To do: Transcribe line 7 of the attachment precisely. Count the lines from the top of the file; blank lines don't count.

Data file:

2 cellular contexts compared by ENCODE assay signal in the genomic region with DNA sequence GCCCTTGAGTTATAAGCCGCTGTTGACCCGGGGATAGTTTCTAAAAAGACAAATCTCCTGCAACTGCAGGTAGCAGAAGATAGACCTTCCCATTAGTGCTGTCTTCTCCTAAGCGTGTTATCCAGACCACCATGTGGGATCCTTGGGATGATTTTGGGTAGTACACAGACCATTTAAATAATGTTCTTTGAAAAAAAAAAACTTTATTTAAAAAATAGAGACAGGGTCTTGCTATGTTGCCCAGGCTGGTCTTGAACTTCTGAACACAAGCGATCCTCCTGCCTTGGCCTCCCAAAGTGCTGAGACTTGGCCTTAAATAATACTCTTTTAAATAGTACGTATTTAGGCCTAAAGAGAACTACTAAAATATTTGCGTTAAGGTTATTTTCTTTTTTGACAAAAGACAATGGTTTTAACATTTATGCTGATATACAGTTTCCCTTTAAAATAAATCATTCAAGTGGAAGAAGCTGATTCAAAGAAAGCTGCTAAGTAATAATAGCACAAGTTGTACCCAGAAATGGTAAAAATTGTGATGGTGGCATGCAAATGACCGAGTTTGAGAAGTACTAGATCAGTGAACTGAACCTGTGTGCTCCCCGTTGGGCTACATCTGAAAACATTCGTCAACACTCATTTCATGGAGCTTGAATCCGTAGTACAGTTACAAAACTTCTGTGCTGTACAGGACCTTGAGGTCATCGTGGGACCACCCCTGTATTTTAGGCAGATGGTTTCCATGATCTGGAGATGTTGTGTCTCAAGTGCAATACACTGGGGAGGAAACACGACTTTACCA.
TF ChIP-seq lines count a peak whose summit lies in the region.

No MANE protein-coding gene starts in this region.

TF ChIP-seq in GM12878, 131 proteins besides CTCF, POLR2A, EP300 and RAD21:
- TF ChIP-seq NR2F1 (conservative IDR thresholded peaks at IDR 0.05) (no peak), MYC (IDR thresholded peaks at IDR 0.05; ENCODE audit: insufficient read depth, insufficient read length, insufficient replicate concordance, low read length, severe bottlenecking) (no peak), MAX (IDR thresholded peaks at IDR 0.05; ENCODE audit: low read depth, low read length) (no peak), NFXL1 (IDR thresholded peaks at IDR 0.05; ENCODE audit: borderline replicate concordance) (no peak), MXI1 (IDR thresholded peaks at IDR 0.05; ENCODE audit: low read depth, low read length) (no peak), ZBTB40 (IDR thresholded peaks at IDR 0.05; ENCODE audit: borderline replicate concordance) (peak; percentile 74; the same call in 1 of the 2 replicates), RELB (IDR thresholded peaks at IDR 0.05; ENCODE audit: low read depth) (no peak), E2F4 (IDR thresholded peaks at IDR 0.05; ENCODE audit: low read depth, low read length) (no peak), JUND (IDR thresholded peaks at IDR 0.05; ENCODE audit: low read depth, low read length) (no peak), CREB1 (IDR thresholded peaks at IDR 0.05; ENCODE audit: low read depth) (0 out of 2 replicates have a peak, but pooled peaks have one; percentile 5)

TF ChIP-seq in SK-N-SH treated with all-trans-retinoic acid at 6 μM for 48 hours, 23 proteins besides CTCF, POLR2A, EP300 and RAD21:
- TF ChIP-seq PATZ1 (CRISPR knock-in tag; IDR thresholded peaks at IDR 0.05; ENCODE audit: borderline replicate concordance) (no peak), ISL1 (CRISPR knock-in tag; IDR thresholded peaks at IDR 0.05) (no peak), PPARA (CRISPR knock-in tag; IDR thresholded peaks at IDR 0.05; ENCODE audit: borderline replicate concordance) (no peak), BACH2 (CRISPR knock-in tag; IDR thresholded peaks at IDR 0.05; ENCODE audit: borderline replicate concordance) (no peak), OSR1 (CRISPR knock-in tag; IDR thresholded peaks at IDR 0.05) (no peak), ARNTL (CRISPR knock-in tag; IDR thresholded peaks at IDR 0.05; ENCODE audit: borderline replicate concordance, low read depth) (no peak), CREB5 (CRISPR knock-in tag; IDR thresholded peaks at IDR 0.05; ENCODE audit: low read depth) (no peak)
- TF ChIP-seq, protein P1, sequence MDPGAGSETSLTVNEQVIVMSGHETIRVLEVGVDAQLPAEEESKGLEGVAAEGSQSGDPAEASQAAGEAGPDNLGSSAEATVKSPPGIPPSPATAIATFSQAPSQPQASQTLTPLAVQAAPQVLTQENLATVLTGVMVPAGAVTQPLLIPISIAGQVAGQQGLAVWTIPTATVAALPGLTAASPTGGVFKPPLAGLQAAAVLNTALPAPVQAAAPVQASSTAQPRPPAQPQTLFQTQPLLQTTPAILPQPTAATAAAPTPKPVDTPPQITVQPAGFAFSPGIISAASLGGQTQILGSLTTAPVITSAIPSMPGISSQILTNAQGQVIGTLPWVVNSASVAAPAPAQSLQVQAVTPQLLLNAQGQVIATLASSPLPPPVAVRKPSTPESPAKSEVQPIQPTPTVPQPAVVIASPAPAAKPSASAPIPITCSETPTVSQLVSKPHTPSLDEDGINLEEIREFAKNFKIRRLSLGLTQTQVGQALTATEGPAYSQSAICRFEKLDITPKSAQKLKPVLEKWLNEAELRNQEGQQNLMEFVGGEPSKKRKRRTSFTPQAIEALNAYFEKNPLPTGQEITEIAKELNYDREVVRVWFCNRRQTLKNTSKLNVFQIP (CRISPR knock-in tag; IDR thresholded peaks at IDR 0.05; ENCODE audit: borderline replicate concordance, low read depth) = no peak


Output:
- TF ChIP-seq PATZ1 (CRISPR knock-in tag; IDR thresholded peaks at IDR 0.05; ENCODE audit: borderline replicate concordance) (no peak), ISL1 (CRISPR knock-in tag; IDR thresholded peaks at IDR 0.05) (no peak), PPARA (CRISPR knock-in tag; IDR thresholded peaks at IDR 0.05; ENCODE audit: borderline replicate concordance) (no peak), BACH2 (CRISPR knock-in tag; IDR thresholded peaks at IDR 0.05; ENCODE audit: borderline replicate concordance) (no peak), OSR1 (CRISPR knock-in tag; IDR thresholded peaks at IDR 0.05) (no peak), ARNTL (CRISPR knock-in tag; IDR thresholded peaks at IDR 0.05; ENCODE audit: borderline replicate concordance, low read depth) (no peak), CREB5 (CRISPR knock-in tag; IDR thresholded peaks at IDR 0.05; ENCODE audit: low read depth) (no peak)